This book gives us the entropy rate for a general Gaussian process (of which the ARMA Gaussian process is a special case). For a stationary Gaussian process \(\{ X_{t}\}\), the entropy rate of the process is given by \[ \bar{h}(X) = \frac{1}{4 \pi} \int_{- 1/2}^{1/2} \log(4 \pi^{2} e f(\omega)) \, d\omega\] where we define the spectral density \(f(\omega)\) as \[ f(\omega) = \sum_{h = -\infty}^{\infty} \gamma(h) e^{-2 \pi i \omega h}, \omega \in [-1/2, 1/2]\] with \(\gamma(h)\) the autocovariance function3 of the process, \[ \gamma(h) = E[X_{t - h} X_{t}].\]

This is already a nice result: the entropy rate of a Gaussian process is completely determined by its spectral density function, and thus by its autocovariance function (since the spectral density function and the autocovariance function are Fourier transform pairs). This makes sense: Gaussian-type things are completely determined by their first and second moments, and the autocovariance captures any information in the second moments.

The autocovariance function for an ARMA\((p,q)\) process can be computed in closed form4. As such, we can compute the integral above, and we find that the entropy rate of a Gaussian ARMA\((p,q)\) process is \[\bar{h}(X) = \frac{1}{2} \log(2 \pi e \sigma_{\epsilon}^{2}).\]

This was, at first, a surprising result. The entropy rate of a Gaussian ARMA\((p,q)\) process is completely determined by the variance of the white noise term \(\epsilon_{t}\)5. But after some thought, perhaps not. If we know the coefficients of the model, once we've observed enough of the past (up to a lag \(p\) if the autoregressive order is \(p\)), we've accounted for any structure in the process. The rest of our uncertainty lies in the 'innovations'6 \(\epsilon_{t}\).

This result reminds us of the power (and true meaning) of the entropy rate for some stochastic process. There may be some apparent randomness in the process from our lack of information (for example, only knowing lags of some order less than \(p\) for an ARMA\((p, q)\) process). But once we've accounted for all of the structural properties, we're left with the inherent randomness that we'll never be able to beat, no matter how hard we try.

  1. This page is a good zeroth order approximation. But they don't give the result for a Gaussian ARMA process. Though they do point to the right book to find it.

  2. Since the process is Gaussian, weak sense (covariance) stationarity implies strong sense stationary and vice versa.

  3. For notational convenience, I'm assuming the process has mean zero. A non-zero mean won't affect the entropy rate, since translations of a random variable have the same entropy as the untranslated random variable.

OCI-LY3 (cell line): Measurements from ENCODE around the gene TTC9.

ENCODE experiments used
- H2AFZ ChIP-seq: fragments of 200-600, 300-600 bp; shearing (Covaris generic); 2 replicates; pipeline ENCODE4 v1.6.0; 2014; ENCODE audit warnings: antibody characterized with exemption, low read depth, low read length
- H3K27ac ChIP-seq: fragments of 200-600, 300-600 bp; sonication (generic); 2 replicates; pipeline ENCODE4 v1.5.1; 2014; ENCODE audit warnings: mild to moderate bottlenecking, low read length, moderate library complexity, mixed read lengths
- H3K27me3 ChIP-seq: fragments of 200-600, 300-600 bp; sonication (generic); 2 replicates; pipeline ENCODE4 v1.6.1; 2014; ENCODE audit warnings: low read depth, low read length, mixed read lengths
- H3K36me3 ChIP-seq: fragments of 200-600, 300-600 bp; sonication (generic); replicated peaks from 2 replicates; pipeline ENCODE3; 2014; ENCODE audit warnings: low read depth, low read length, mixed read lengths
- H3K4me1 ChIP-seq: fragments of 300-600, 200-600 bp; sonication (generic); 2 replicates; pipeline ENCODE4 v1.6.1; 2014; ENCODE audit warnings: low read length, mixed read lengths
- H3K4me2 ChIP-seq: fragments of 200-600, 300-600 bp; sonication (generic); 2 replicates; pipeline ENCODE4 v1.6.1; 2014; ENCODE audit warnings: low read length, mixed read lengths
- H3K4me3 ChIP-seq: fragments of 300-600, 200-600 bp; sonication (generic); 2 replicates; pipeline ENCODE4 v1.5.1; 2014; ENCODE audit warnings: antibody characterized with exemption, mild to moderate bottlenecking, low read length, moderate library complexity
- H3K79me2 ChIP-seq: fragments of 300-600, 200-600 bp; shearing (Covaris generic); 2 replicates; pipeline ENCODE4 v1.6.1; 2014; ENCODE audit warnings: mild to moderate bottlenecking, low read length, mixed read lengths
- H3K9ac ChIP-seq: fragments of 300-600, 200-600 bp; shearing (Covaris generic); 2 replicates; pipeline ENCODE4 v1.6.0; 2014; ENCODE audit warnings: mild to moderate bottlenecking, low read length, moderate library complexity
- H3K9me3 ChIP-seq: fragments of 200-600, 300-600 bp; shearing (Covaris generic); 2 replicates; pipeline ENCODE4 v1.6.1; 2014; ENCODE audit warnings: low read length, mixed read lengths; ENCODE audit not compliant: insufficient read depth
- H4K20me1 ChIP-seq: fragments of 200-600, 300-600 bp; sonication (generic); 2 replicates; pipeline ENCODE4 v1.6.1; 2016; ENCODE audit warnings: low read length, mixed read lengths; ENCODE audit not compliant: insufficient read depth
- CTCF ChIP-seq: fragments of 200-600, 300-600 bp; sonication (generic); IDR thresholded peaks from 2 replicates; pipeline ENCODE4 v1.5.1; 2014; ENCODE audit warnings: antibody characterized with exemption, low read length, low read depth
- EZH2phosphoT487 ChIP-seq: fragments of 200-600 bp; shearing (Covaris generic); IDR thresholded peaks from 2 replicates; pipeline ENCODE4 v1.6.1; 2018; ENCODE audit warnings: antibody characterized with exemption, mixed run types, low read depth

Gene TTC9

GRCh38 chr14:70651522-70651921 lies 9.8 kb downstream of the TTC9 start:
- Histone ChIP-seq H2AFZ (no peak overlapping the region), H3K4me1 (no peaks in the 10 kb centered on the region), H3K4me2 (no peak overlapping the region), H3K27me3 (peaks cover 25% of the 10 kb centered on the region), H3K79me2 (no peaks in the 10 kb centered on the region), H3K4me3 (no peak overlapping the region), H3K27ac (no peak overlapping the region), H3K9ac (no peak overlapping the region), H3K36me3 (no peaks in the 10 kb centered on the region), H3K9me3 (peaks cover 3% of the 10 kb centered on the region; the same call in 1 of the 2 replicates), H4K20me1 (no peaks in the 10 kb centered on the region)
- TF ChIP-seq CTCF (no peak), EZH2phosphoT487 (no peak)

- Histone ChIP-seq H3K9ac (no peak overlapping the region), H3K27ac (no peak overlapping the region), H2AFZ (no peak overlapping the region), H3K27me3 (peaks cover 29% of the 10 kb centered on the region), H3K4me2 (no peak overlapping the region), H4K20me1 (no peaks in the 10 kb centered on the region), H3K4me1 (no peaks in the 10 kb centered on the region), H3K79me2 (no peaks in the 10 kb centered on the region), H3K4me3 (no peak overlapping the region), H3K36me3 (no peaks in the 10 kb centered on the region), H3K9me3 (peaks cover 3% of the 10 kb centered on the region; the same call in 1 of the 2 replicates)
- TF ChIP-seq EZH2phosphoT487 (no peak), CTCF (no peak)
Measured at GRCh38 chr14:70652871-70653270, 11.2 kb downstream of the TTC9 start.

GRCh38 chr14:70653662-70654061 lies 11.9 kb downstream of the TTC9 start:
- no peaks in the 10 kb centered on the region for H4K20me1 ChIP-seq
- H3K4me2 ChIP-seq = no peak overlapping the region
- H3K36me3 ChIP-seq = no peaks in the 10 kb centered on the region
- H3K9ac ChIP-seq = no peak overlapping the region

4. Though it involves a lot of non-trivial manipulations of difference equations. A pleasant exercise for the reader. (No, really.) Especially since difference equations don't really make it into the typical undergraduate mathematics curriculum. (Though they do make it into the electrical engineering curriculum. They know a lot more about \(z\)-transforms than we do.)

  5. For example, it doesn't depend at all on the AR coefficients, or the number of lag terms. One might expect that the more lag terms we have, the harder a process is to predict. But this isn't because of intrinsic randomness in the process, which is what the entropy rate captures.

  6. The time series analysis literature has a rich vocabulary (a nicer way of saying a rich jargon). I came across some of it while learning about numerical weather prediction for a year-long project.

Non-Correlation is Not Independence; with a Brief Foray into the Social Sciences

Everyone knows that correlation is not causation. But fewer people seem to remember that non-correlation is not independence1. Despite the fact I'm sure their undergraduate statistics professor rattled off, "If two random variables \(X\) and \(Y\) are independent, then \(\text{Cov}(X, Y) = 0\), but the converse is not necessarily true." (At least, I could see myself rattling off that fact, if anyone was ever unfortunate enough to have me for a statistics class.)

I've heard this stated enough times, and know it to be true, but have never really worked out an example where the correlation is zero, but the two random variables are not independent. With the proper tools, we disprove the converse with an example.

Suppose we have a mixture of two multivariate Gaussians. That is, we have two blobs, one pointed upward and the other pointed downward. A picture would probably help here:

If we try to compute the correlation between \(X\) and \(Y\), we can see geometrically that we should get 0: recalling that for a two dimensional regression, the correlation and the slope of the line of best fit are related by a simple transformation, and noticing that the line of best fit would have a zero slope here2, we get our result3.